For all that, if the Heisman vote were held today, Lattimore would still likely top the SEC's list. (As badly as his team is struggling, where on earth would it be without him?) But the SEC's roster of stars is deep enough that that could change as soon as next week.

Houston Nutt won't be fired this week. He still has a long way to go to guarantee himself a spot on the Ole Miss sideline in 2012. But flying cross-country to get a 10-point win over a likely bowl team in Fresno State isn't a bad first step.

Posted on: October 2, 2011 12:50 am
Edited on: October 2, 2011 12:51 am
 

What I learned from the Big 12 (Oct 1)



Posted by Tom Fornelli


1. Mike Sherman should be ashamed of himself. For the second consecutive week Texas A&M blew a large lead in the second half. Last week the Aggies allowed Oklahoma State to come back from a 20-3 deficit at halftime, and on Saturday in Jerry World, the Aggies blew a 35-17 lead over Arkansas at the break. While the blame for last week's collapse could be spread around, I have no doubt where the blame for Texas A&M's loss against Arkansas should be placed.

Right on the shoulders of Mike Sherman.

In the third quarter while holding onto a 35-20 lead, Texas A&M faced a 4th and 2 at the Arkansas 39-yard line. The Razorbacks called a timeout, and during that timeout, Mike Sherman decided that the best course of action his team should take -- the team that averaged 7.1 yards per carry on the day -- would be to take a delay of game and punt. That decision resulted in a 19-yard punt and a 75-yard drive by Arkansas to cut the lead to 35-27 and firmly plant the momentum in Arkansas' favor. Then, making matters worse, Sherman once again faced a 4th and 1 at the Texas A&M 49-yard line in the fourth quarter with A&M still clinging to a 35-27 lead.

Did the coach learn his lesson from the previous 4th and short situation? Of course not, he sent the punt team out once again and Arkansas thanked him by going 86 yards in 100 seconds to tie the game at 35-35. Texas A&M would retake the lead with a field goal later, but it would prove to be too little too late.

If Sherman's March to Atlanta helped seal the Civil War for the Union, then Sherman's Laydown in Arlington surely helped lead to Arkansas' victory in the Southwest Classic.

2. Bill Snyder is a wonderful coach. Snyder already beat the odds once in his first go-round in Manhattan, turning the Kansas State program into a Big 12 power, and now it looks like he's on his way to repeating the feat in his second stint with the Wildcats. Kansas State's thrilling 36-35 win over Baylor on Saturday was a huge win for the program, and it's starting to look like the Wildcats could be a problem for the rest of the teams in the Big 12.

I'm not sure there's any other coach in the country who could do what Snyder has done in Manhattan, let alone do it twice.

3. Robert Griffin is mortal. I'm not jumping off my Robert Griffin bandwagon just yet, as he threw for another 5 touchdowns and 346 yards in Baylor's loss against Kansas State, but it was his first interception of the season that proved to be fatal. It was the first real mistake Griffin had made this season, and it couldn't have come at a worse time. He'll recover, though, I promise.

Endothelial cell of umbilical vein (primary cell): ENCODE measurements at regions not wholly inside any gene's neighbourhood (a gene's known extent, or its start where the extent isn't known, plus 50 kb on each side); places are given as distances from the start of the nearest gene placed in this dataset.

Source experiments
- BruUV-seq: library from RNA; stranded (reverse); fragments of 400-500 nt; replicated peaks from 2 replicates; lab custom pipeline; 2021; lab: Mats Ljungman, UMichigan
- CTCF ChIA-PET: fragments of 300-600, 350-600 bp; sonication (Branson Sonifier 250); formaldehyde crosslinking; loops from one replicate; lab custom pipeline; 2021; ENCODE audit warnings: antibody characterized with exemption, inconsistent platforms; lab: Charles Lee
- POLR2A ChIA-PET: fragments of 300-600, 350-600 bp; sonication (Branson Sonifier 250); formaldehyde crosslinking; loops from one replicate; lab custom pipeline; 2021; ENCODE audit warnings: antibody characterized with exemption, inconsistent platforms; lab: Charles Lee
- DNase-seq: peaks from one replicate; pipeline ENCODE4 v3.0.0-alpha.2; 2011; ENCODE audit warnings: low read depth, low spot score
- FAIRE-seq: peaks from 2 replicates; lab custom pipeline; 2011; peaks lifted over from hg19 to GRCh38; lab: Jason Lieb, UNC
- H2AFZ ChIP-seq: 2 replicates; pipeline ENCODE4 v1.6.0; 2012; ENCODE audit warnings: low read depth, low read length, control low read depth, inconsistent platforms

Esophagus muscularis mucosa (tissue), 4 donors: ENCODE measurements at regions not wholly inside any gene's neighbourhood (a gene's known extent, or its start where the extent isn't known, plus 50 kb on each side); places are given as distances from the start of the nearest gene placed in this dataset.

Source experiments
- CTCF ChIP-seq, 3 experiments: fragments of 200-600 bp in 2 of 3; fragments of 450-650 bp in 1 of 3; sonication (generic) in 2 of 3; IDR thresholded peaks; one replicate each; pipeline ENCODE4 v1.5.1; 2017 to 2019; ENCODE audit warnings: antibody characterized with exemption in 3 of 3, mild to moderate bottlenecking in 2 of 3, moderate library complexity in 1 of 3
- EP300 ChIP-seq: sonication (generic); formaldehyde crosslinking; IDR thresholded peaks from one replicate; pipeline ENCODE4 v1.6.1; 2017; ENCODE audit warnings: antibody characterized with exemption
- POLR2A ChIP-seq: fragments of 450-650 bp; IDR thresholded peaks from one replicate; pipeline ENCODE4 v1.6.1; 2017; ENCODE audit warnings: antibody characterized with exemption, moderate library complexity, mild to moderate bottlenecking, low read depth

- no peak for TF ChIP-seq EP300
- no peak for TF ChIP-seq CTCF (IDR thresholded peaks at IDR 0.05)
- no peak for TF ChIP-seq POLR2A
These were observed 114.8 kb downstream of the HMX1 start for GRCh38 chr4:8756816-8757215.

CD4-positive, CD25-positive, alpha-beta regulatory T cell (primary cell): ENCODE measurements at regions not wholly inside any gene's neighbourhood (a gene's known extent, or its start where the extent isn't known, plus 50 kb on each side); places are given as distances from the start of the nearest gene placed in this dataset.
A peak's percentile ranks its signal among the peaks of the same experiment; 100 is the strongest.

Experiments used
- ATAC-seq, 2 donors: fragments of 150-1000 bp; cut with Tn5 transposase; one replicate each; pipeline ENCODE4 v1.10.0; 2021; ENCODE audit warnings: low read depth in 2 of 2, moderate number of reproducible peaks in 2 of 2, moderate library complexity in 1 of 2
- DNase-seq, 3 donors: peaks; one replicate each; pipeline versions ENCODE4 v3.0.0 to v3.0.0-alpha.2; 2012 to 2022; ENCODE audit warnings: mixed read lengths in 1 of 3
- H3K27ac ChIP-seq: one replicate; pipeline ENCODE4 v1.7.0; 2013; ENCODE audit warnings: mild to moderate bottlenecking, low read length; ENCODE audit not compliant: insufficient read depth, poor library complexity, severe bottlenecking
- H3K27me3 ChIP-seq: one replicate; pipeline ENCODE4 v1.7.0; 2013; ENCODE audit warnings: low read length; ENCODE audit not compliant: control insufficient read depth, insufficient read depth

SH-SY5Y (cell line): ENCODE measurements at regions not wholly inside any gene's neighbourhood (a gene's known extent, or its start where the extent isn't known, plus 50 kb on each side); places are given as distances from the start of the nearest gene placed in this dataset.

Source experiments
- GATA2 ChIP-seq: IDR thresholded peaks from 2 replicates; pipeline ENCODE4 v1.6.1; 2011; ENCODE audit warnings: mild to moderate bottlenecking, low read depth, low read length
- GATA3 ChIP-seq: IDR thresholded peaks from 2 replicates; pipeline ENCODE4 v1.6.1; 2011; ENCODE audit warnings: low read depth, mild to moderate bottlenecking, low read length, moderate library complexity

4. Ryan Broyles is a prolific receiver. Oklahoma didn't have a lot of trouble with Ball State in a 62-6 victory, and Ryan Broyles put himself into the record books on Saturday night. Broyles caught 4 passes to give him 304 receptions in his career, which is more than any other player in the history of the Big 12. He is also only 12 catches away from passing former Purdue receiver Taylor Stubblefield and becoming the NCAA's all-time leader in receptions. I have a strong feeling he breaks that record before the year is done.
Posted on: October 2, 2011 12:29 am
 

What I learned from the ACC (Oct. 1)



Posted by Chip Patterson

1. Clemson is a contender, Virginia Tech is a pretender - The Tigers made ACC history on Saturday, being the first team to defeat three ranked opponents in consecutive weeks. Georgia Tech and Virginia Tech (well huh) have both accomplished the feat once in program history, but neither school was a member of the ACC at the time. Their win against one of the highest ranked team ended up being their most impressive, with Clemson holding Virginia Tech from the end zone at home for the first time since 1995. But as much attention as Chad Morris' offense has gotten under Tajh Boyd's direction, the Tigers had not gotten a performance like that from their defense yet this season. It all seems to be coming together for Clemson, and just at the right time. With the victory over Florida State, the Tigers are in the driver's seat for the Atlantic Division title. If they take care of business, they will find themselves back in the ACC Championship Game.

The Hokies, on the other hand, might not be back in the conference title game. The Coastal Division is much more difficult to project, but Georgia Tech has arguably replaced Virginia Tech as the frontrunner. The Yellow Jackets did allow a relentless N.C. State team to climb back into the contest twice, but you cannot expect any conference road game to be a breeze.

Frank Beamer's squad will have a chance to bounce back immediately, with a divisional showdown against Miami in Blacksburg. The Hurricanes' also have one conference loss, and some consistency issues of their own. A lot more to learn about the Coastal in the week ahead.

2. Georgia Tech is still very impressive, but not unstoppable - With N.C. State missing their leading rusher and severely depleted on defense, the Yellow Jackets were predicted to roll over the Wolfpack in Raleigh. But after jumping out to a quick 21-0 lead, N.C. State's defense clamped down on quarterback Tevin Washington. Middle linebacker Audie Cole directed the defense as they filled the gaps and cut the Georgia Tech lead to one touchdown in the third quarter. Georgia Tech then scored three more touchdowns in under three minutes of game time in the fourth quarter, which was followed by three more touchdowns from N.C. State. The entire period was sloppy on both sides, but the first comeback might provide some helpful insight for the rest of the conference.